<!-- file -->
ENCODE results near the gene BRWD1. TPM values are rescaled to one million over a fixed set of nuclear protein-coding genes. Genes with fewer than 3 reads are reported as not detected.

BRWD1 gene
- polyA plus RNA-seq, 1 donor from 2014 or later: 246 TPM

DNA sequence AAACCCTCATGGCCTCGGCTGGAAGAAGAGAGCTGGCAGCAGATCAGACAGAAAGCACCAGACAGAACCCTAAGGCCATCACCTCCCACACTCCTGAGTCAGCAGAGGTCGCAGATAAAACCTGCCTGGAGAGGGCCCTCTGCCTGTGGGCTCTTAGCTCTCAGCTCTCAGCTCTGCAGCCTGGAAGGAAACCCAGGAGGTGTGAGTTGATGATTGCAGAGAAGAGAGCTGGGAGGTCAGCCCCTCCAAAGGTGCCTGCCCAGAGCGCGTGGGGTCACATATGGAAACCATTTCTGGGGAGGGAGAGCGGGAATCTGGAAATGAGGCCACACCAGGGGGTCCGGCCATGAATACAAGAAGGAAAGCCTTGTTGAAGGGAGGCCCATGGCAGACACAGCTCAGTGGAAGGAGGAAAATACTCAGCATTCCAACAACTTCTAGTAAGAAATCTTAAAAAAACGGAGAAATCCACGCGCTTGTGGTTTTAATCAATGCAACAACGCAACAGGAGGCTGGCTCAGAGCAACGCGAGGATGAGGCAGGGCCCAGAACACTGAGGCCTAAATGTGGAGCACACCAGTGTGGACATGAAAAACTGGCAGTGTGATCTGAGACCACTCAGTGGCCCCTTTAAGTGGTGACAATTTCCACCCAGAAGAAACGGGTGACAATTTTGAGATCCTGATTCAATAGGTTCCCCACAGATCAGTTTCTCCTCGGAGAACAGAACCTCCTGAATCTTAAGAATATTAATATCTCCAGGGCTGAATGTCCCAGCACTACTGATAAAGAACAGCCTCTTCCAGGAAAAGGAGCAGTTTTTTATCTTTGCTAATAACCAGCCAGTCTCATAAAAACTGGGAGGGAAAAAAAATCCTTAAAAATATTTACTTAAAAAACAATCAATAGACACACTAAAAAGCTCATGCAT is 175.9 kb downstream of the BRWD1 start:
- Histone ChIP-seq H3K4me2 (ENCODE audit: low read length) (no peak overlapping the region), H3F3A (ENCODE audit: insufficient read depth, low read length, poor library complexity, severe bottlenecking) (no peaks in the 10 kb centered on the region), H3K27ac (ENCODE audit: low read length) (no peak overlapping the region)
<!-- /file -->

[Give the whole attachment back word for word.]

ENCODE results near the gene BRWD1. TPM values are rescaled to one million over a fixed set of nuclear protein-coding genes. Genes with fewer than 3 reads are reported as not detected.

BRWD1 gene
- polyA plus RNA-seq, 1 donor from 2014 or later: 246 TPM

DNA sequence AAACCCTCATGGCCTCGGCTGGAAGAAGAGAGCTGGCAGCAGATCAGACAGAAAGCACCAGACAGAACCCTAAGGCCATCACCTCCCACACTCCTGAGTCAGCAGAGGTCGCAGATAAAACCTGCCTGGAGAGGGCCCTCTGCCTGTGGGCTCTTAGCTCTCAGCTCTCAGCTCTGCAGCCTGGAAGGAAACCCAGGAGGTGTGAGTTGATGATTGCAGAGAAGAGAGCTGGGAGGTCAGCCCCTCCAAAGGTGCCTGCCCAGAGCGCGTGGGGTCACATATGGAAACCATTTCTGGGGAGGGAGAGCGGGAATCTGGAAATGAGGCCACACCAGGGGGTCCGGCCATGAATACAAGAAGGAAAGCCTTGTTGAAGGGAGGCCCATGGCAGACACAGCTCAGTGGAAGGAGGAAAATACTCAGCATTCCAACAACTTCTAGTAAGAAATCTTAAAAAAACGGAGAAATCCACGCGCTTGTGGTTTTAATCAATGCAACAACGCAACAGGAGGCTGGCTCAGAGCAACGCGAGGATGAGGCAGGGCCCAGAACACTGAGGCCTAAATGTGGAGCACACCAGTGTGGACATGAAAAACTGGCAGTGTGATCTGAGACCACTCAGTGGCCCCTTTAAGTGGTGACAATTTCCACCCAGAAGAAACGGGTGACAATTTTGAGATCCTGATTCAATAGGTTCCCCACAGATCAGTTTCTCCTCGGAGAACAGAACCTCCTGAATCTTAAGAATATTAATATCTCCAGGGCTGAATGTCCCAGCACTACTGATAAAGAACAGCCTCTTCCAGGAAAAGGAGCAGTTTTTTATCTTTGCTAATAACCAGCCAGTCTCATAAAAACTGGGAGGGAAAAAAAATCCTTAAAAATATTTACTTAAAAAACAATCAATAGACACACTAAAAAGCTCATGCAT is 175.9 kb downstream of the BRWD1 start:
- Histone ChIP-seq H3K4me2 (ENCODE audit: low read length) (no peak overlapping the region), H3F3A (ENCODE audit: insufficient read depth, low read length, poor library complexity, severe bottlenecking) (no peaks in the 10 kb centered on the region), H3K27ac (ENCODE audit: low read length) (no peak overlapping the region)